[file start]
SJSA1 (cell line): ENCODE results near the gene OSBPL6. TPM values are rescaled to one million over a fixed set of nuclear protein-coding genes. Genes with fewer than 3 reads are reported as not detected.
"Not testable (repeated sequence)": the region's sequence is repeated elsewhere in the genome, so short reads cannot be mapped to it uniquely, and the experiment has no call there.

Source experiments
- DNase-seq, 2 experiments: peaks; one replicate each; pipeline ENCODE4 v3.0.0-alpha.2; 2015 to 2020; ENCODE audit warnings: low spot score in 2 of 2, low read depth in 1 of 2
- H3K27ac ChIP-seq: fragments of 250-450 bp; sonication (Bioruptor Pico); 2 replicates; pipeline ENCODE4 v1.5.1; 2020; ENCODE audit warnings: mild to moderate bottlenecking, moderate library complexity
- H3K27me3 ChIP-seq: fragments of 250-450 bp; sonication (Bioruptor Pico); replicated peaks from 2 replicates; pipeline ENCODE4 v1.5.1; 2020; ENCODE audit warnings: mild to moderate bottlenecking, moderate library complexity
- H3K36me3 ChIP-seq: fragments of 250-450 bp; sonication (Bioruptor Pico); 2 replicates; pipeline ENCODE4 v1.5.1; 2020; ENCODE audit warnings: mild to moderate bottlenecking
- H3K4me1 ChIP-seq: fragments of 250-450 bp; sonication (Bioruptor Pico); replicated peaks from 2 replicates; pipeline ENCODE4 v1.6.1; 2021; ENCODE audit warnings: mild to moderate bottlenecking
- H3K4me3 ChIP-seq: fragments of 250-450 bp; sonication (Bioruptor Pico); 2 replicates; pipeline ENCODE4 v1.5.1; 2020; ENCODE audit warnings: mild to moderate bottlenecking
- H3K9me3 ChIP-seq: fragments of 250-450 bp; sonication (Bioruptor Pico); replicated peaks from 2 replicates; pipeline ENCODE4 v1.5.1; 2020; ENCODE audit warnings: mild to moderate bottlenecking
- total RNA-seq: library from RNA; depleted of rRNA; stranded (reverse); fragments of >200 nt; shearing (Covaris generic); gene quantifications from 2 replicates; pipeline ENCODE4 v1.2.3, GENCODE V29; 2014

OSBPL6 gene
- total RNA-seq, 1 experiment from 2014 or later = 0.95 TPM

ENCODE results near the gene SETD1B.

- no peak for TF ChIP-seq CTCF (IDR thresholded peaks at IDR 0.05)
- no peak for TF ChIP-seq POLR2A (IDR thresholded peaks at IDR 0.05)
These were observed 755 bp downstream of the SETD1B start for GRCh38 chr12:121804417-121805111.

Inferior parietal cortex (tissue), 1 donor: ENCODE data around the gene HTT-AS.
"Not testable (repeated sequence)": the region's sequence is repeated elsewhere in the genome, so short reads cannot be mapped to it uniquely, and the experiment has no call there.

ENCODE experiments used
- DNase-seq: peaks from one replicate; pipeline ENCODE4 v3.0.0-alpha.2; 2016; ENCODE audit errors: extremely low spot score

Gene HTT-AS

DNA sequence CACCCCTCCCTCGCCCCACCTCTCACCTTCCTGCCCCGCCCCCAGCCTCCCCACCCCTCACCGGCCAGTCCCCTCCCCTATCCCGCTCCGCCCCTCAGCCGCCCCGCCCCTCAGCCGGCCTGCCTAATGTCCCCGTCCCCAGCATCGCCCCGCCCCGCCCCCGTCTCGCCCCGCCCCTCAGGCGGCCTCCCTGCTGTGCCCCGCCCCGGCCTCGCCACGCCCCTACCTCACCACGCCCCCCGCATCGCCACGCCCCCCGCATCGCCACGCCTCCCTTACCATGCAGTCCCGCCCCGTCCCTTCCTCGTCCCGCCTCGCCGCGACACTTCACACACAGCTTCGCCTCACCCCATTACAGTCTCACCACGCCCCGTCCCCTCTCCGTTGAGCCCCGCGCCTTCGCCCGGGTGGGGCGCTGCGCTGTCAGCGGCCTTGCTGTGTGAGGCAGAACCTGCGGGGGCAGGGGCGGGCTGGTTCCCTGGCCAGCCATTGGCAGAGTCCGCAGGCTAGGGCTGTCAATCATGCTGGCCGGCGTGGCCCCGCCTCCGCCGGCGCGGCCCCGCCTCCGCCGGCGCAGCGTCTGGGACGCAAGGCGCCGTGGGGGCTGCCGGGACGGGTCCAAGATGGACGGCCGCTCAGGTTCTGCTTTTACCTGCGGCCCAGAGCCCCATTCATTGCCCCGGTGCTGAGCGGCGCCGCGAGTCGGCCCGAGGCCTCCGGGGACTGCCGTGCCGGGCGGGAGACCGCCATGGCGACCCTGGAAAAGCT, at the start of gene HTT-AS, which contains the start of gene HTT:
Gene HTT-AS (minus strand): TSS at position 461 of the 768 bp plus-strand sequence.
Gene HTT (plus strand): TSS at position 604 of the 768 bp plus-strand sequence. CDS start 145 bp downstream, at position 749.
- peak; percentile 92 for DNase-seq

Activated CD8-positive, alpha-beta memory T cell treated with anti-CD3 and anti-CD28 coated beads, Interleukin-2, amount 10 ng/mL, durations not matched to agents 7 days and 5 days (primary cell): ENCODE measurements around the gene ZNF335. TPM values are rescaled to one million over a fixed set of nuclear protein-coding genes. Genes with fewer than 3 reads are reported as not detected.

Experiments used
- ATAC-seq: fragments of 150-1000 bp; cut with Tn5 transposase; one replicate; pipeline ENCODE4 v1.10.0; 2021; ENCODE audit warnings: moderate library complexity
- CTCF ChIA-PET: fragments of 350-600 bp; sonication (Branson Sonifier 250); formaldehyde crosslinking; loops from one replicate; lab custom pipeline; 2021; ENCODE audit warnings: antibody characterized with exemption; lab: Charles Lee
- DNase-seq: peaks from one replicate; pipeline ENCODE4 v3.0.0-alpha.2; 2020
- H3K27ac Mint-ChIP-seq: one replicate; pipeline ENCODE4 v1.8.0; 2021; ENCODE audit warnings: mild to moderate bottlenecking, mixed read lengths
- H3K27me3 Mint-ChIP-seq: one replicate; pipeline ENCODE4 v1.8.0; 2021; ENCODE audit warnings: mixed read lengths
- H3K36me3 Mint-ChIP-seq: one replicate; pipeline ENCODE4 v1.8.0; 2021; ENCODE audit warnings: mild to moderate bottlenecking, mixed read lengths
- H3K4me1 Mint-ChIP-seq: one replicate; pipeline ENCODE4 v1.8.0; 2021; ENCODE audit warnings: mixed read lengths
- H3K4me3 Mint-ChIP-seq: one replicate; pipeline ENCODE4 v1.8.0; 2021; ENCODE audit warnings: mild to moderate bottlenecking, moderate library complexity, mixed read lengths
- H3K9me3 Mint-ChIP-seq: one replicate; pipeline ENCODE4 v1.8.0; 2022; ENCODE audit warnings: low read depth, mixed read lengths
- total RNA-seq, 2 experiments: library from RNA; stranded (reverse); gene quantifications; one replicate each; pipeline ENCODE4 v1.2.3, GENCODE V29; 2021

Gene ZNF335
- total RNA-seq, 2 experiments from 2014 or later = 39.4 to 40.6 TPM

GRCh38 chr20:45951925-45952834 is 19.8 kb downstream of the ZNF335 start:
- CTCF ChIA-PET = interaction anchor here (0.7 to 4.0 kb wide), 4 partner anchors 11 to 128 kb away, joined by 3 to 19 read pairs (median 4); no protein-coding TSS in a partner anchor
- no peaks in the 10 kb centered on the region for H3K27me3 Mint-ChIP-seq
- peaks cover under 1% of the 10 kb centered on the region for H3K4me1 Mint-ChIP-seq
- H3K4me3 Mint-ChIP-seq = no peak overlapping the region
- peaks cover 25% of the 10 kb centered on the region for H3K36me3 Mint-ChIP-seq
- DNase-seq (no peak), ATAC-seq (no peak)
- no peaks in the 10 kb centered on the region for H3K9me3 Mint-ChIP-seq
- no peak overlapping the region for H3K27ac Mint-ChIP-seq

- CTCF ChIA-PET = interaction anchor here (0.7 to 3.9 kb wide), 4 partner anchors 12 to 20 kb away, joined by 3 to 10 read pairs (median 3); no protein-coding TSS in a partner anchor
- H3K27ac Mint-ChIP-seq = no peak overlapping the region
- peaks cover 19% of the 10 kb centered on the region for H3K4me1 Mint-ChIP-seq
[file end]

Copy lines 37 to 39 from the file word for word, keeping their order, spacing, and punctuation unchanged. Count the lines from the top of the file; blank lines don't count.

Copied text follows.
- H3K9me3 Mint-ChIP-seq: one replicate; pipeline ENCODE4 v1.8.0; 2022; ENCODE audit warnings: low read depth, mixed read lengths
- total RNA-seq, 2 experiments: library from RNA; stranded (reverse); gene quantifications; one replicate each; pipeline ENCODE4 v1.2.3, GENCODE V29; 2021

Gene ZNF335